Learn to browse what’s been backed up, locate the file or files you want, and restore them.
7. Use OneDrive for backing up
Backing up to a completely different physical location — “offsite” backup — has never been easier since the advent of cloud storage and synchronization tools like OneDrive.
- Using OneDrive for Nearly Continuous Backup shows you how and also discusses a couple of simple changes to your workflow that result in almost continuous cloud backup of all your work.
- YouTube: Using OneDrive for Nearly Continuous Backup (Available Soon)
8. Restore a file from OneDrive history
Just like File History, the day will come when you need to recover a file that’s been backed up to the cloud.
- Recover Deleted Files in OneDrive points out that OneDrive has an online Recycle Bin from which you can recover deleted files.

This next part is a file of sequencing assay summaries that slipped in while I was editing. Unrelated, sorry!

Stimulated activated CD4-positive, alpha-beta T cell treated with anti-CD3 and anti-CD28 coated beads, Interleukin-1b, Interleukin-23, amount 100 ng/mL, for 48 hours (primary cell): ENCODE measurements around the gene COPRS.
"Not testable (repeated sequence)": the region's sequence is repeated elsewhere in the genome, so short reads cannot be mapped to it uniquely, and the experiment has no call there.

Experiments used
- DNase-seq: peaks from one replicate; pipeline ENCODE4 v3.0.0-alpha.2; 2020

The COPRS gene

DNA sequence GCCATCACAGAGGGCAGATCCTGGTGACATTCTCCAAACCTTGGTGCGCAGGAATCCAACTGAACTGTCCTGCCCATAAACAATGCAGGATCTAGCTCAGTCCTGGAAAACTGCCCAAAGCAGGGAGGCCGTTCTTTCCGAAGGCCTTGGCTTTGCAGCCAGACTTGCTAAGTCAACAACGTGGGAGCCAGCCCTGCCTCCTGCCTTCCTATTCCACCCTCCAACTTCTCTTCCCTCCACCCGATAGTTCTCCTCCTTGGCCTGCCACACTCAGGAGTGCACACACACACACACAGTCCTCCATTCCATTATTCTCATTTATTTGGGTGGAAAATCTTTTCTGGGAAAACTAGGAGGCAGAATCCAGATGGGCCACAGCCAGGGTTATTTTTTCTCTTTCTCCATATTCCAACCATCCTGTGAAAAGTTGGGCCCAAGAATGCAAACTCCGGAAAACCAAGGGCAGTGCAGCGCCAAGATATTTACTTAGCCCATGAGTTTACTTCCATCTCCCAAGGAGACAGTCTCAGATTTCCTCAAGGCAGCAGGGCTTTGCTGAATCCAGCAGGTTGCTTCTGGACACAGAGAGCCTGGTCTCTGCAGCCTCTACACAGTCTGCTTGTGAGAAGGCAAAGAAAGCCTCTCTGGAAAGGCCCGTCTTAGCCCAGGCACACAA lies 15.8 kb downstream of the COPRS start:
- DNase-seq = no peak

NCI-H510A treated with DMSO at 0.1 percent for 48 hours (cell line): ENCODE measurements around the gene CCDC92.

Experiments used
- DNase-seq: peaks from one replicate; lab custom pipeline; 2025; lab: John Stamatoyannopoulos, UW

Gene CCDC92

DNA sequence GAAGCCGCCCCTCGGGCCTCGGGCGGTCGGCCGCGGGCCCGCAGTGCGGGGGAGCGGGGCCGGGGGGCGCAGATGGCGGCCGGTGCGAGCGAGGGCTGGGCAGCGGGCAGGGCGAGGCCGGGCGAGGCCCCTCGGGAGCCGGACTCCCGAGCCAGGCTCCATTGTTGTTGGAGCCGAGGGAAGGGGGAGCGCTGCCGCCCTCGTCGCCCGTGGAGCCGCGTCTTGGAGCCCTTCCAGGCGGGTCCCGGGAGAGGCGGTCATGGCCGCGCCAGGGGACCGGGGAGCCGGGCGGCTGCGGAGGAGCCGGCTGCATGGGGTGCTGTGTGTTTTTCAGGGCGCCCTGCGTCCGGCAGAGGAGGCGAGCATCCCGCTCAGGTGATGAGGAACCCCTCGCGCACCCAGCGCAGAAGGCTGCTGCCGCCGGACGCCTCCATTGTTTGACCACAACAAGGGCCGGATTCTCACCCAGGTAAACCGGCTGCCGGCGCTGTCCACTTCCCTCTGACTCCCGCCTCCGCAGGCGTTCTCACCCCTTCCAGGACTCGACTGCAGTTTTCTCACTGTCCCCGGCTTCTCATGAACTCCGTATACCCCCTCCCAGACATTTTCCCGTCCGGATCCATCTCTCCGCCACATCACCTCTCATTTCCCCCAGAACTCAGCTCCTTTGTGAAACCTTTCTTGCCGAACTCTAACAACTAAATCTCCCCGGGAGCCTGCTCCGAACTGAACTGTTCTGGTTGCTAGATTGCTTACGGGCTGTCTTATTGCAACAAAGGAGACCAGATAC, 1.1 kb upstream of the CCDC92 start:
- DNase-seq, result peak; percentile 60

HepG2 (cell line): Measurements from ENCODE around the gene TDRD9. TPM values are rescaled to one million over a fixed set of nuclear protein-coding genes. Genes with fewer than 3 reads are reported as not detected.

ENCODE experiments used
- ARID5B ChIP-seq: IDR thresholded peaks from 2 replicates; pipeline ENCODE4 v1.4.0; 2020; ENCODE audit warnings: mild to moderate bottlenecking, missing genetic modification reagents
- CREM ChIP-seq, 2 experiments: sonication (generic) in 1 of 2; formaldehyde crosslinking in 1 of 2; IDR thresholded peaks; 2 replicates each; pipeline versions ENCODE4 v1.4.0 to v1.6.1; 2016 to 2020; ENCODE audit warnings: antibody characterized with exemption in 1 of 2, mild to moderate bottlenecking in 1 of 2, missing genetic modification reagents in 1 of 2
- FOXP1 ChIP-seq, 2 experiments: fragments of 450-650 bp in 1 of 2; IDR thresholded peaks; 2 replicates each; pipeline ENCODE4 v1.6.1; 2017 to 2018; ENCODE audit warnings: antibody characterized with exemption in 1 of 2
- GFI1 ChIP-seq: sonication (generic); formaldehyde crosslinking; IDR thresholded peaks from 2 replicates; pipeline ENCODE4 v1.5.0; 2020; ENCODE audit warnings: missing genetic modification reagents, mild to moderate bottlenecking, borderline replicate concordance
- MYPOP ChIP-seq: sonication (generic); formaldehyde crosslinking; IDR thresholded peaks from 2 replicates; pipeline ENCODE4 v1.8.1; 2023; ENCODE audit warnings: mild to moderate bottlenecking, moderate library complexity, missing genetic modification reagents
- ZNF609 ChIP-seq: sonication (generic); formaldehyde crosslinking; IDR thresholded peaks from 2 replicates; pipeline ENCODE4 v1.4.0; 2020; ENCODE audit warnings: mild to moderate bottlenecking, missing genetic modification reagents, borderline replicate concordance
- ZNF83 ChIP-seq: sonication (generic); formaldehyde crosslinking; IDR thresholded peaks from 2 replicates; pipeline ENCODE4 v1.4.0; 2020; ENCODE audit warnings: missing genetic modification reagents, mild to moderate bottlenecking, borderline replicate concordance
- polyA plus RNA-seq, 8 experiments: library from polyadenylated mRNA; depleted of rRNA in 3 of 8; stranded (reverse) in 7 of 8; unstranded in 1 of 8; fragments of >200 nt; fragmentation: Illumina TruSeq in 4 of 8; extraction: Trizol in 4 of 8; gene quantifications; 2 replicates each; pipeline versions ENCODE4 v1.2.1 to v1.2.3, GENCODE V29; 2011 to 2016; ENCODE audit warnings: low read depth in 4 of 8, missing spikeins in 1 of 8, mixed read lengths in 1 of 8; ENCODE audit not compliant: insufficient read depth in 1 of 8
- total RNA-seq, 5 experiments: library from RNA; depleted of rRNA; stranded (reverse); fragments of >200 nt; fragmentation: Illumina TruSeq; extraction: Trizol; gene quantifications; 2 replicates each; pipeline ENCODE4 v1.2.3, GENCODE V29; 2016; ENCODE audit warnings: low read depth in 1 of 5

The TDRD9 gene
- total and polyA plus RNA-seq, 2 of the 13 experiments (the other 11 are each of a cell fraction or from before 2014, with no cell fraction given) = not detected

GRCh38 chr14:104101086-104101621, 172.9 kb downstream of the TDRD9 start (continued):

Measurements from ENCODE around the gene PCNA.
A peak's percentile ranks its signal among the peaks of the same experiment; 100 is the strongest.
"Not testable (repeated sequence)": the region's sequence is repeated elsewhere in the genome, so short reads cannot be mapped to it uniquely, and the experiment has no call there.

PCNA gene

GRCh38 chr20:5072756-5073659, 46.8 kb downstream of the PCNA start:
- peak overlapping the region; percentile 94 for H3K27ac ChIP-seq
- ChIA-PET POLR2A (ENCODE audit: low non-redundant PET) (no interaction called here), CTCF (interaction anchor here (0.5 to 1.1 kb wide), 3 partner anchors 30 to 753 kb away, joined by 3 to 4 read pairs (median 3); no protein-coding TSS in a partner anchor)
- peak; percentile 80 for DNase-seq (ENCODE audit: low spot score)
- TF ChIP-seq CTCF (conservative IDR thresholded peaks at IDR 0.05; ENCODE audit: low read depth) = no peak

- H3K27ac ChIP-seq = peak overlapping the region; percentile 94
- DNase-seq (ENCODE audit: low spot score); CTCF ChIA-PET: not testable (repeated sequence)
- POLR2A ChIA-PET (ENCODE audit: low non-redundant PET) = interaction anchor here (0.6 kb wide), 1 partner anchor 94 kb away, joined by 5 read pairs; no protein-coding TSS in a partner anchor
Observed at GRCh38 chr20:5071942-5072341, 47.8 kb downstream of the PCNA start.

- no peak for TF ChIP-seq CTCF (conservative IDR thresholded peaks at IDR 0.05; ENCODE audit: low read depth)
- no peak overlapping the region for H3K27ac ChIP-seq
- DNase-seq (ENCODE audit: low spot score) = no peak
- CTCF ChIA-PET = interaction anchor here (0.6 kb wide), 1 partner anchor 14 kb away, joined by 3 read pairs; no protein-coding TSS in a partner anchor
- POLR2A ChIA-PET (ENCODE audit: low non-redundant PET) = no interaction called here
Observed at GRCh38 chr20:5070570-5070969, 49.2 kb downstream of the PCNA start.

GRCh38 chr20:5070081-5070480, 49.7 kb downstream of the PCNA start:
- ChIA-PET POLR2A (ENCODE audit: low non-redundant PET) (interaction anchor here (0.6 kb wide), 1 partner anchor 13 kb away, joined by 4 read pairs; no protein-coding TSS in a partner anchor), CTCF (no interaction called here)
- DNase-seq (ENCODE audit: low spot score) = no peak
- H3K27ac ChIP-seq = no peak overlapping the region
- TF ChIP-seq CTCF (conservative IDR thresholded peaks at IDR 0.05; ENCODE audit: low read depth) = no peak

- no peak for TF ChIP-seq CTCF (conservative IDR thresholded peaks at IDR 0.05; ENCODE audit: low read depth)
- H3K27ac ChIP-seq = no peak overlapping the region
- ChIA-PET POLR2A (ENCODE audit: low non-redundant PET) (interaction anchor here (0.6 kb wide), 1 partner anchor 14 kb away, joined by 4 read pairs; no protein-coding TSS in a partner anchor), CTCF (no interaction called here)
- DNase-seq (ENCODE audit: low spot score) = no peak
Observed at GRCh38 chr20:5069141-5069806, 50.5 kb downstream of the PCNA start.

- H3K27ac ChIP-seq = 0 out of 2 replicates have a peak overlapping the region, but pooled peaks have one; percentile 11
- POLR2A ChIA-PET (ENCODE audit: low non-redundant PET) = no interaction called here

- Recovering from Ransomware with an Online Backup discusses how it can even save you from ransomware.
- YouTube: Recover Deleted Files in OneDrive (Available Soon)
- YouTube: Recovering from Ransomware with an Online Backup (Available Soon)
Backing up is important. I say it so often because it’s so true.
I also say it because I see so much data loss and accompanying heartbreak occur when people don’t realize just how important it is until it’s too late.
Used together, these eight steps and three tools (image backups, File History, and OneDrive) can ensure you’re appropriately backed up and need never suffer data loss again.